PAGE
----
A Quick Way to See How Many Restore Points You Have

By | May 16, 2017
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A Quick Way to See How Many Restore Points You Have

This tip was written for Windows 10 (all versions). 

Without opening System Restore, you can see how many restore points you have and the date and time each restore point was created. It’s really easy and a quick way to find out how many restore points you have and when each was created.

1. Right-click on your Start button
2. Click “Command Prompt (admin)
3. At the prompt type (exactly as shown below)

vssadmin list shadows

After you’ve typed that command, press Enter.

You’ll (almost) instantly see a list of all of your available restore points, and the date and time each was created.

Here’s a screen shot. You can a couple of my restore points and the date and time each was created.

Cloudeight InfoAve Computer Tips & Ticks

19 thoughts on “A Quick Way to See How Many Restore Points You Have

    1. infoave Post author

      Ellen it works if you follow the instructions. This is part of Microsoft Volume Shadow Copy service – so it’s not a question of not working. It’s a question of carefully following the steps and making sure you type the commands exactly as shown.

      Reply
    1. infoave Post author

      It should work in Windows 7 and Windows 8.1 too. We didn’t try it in Windows 7 or Windows 8.1 but both systems use Volume Shadow Copy service. It won’t hurt for you to try it. Just type CMD in the start menu search on Windows 7 and when CMD appears at the top of the results – right-click and choose “Run as administrator” and then follow the instructions in the article.

      Reply
  1. Elizabeth Burnett

    Says I don’t have administrator privileges.

    Reply
    1. infoave Post author

      You have to right-click on the start button (or press Windows Key + X) and click on “Command Prompt (Admin)” Command Prompt Administrator Privileges

      Reply
  2. Janis

    Did not work for me either. The box quickly disappeared and nothing after that happened. ??

    Reply
    1. infoave Post author

      That’s because you didn’t follow the instructions. You typed command in a Run dialog. You have to right-click on the start button (or press Windows Key + X) and click on “Command Prompt (Admin)” Command Prompt Administrator Privileges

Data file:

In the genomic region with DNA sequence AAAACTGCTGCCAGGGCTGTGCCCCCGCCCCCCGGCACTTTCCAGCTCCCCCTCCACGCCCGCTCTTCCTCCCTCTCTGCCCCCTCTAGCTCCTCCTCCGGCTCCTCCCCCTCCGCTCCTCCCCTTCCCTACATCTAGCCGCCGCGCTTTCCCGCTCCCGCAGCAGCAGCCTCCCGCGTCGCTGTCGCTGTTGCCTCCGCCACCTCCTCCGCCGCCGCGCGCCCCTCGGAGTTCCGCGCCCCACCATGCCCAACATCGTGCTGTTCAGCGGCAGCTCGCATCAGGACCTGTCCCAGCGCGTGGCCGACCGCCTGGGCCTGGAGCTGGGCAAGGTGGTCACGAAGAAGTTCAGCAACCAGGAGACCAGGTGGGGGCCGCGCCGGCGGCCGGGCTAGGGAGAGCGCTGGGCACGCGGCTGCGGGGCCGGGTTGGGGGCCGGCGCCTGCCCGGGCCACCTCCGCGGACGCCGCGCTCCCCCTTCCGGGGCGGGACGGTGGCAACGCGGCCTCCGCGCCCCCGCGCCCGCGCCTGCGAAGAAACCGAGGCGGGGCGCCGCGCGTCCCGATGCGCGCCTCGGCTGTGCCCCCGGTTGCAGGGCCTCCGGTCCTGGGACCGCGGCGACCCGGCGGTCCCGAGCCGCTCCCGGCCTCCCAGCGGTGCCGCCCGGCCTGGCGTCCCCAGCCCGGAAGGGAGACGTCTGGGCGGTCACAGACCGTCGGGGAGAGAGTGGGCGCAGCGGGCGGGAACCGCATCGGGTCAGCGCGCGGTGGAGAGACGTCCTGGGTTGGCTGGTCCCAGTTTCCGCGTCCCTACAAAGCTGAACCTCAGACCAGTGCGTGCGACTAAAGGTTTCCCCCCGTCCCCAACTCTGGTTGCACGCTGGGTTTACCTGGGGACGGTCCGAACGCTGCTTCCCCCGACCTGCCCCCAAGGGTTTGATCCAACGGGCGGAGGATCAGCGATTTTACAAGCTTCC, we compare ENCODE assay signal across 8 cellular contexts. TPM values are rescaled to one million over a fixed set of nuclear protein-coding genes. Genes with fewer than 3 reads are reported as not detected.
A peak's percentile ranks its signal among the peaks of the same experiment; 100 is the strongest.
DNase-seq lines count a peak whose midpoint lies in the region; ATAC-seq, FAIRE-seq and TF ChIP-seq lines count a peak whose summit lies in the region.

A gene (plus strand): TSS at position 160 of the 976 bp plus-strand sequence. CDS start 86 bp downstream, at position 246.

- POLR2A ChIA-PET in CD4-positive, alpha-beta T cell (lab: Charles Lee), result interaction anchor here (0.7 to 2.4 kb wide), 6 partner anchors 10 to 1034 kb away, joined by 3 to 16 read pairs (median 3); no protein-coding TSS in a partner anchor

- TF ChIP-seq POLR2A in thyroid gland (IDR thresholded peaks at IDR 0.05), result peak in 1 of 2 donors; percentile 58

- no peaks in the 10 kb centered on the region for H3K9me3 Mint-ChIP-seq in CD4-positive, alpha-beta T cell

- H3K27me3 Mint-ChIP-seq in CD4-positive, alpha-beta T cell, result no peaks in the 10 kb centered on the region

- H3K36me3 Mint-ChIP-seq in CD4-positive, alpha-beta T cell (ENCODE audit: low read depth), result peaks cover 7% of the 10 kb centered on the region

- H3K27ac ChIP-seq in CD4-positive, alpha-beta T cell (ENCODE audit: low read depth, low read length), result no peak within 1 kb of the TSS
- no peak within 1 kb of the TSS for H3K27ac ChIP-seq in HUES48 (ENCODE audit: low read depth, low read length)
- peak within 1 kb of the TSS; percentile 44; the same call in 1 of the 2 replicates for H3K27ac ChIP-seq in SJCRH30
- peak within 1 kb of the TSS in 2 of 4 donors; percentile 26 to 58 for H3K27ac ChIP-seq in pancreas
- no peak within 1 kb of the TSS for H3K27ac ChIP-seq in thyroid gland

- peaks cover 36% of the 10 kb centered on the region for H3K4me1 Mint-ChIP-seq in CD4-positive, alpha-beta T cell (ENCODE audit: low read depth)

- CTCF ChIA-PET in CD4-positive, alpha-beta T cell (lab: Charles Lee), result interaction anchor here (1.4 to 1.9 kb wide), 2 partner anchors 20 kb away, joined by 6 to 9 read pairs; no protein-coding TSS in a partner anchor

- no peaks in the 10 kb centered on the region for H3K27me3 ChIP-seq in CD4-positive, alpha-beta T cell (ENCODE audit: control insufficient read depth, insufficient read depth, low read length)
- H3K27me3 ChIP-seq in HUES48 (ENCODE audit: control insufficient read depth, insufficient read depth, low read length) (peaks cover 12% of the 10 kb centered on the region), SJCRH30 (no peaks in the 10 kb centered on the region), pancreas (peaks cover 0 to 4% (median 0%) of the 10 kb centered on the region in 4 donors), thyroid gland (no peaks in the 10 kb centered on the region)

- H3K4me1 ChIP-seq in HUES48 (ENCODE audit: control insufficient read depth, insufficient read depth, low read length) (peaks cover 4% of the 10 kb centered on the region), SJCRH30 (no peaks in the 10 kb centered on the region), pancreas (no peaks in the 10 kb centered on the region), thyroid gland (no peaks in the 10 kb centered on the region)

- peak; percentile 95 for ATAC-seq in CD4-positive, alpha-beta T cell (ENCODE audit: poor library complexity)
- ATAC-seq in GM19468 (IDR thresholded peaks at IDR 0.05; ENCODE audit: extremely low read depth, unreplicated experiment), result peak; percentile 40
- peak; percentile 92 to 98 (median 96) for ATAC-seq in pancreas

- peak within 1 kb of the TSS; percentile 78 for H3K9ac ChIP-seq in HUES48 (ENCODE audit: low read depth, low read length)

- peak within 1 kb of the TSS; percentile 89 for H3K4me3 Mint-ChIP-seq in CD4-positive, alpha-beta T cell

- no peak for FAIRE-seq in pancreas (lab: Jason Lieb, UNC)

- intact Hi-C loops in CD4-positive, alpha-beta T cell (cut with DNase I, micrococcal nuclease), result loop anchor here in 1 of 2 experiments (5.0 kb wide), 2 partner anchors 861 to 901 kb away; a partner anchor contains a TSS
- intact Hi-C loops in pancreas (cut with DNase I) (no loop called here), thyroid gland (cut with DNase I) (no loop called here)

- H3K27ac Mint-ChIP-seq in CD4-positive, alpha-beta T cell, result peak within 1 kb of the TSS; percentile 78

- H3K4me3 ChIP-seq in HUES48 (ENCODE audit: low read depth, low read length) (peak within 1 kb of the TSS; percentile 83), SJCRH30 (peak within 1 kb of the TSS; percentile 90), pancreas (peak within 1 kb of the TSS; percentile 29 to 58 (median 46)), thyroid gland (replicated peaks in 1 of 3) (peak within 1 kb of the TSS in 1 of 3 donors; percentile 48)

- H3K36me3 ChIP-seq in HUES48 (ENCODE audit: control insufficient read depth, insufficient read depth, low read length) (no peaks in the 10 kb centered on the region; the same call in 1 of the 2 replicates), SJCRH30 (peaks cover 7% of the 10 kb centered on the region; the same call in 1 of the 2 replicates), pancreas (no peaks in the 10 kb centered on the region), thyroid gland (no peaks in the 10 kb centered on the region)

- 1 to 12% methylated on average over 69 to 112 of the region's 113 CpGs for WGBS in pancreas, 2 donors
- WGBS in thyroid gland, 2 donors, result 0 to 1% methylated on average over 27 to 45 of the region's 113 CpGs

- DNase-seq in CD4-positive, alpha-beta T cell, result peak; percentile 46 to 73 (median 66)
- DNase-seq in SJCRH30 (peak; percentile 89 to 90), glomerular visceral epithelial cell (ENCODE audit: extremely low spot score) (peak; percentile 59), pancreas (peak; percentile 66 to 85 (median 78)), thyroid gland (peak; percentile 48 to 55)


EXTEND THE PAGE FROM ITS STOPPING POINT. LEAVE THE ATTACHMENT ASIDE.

Reply
      1. Janis

        Okay, you are right. I didn’t do it correctly. Next time I will write down on paper your instructions and then try to do what you say instead of looking at your page and then using my memory. Sorry.

        Reply
  3. Richard Raszkiewicz

    I get the reply “No items found that satisfy the query”
    I was at Command Prompt (Administrator) and copy – pasted the command, pressed Enter and got the above.
    does that mean I have no restore points? I hope this is not true.

    Reply
  4. Jennifer

    The first time I tried it, it didn’t work because I clicked on “Command Prompt” and not the “Command Prompt Admin”. After I followed the instructions carefully, copied the command and pressed enter, it worked perfectly. Thanks TC and Darcy

    Reply
  5. patrick

    I use a nifty little program called Restore Point Creator. You can manage all your restore points, create, delete ,etc..
    You can also create Custom restore point naming them as you wish, plus it comes with a simple GUI and other tools, and it’s free. It is also updated frequently. Wouldn’t be without it. Oh, forgot one more important option, you can set a schedule for creating restore points.

    Reply
  6. Jim Clark

    Right clicking on the Start does not give me a Command Prompt it gives me Windows PowerShell which does not recognize any of your recommended commands.

    Reply
    1. infoave Post author

      There are usually only 2 ways that would be so – if you changed it to Powershell or if you bought a new Windows 10 computer with Creators Update installed.. Assuming you’re using Windows 10 Creators Update, you can easily switch back and forth between Powershell and command prompt by going to Settings > Personalization > Taskbar > and turn off “Replace Command Prompt with PowerShell when I right-click the start button or press Widnows Key + X. If you’re a powershell type of guy this makes it easy to go back and forth.

      You could also just press Windows Key + S and type CMD and when it appears at the top of search results right-click it and choose “Run as administrator”. Or you could also navigate to C:\Windows\System32\CMD.exe and right-click an run as administrator.

      Reply
  7. Roy Shell

    It works fine for me, except I clicked on Windows PowerShell {Admin} after right clicking the Start button. Thanks Cloudeight, for all you do.

    Reply
  8. Annabelle Lee

    I have a Windows 7 operating system and I performed the directions as you stated; but do you think I have a problem because this is the message I received ? I did *** out some of my personal info, but what concerns me is the date of 7/21/16 and I just did this a few minutes ago ? I did it again and received the same info.
    Message to follow:

    Microsoft Windows [Version 6.1.7601]
    Copyright (c) 2009 Microsoft Corporation. All rights reserved.

    C:\Windows\system32> vssadmin list shadows
    vssadmin 1.1 – Volume Shadow Copy Service administrative command-line tool
    (C) Copyright 2001-2005 Microsoft Corp.

    Contents of shadow copy set ID: {a448b674-******-453c-b963-*********}
    Contained 2 shadow copies at creation time: 7/21/2016 1:48:30 PM
    Error: The shadow copy provider had an unexpected error while trying to process
    the specified command.

    Reply
  9. David D Patrick - South Africa

    I had no difficulties – worked perfectly first time.

    Reply

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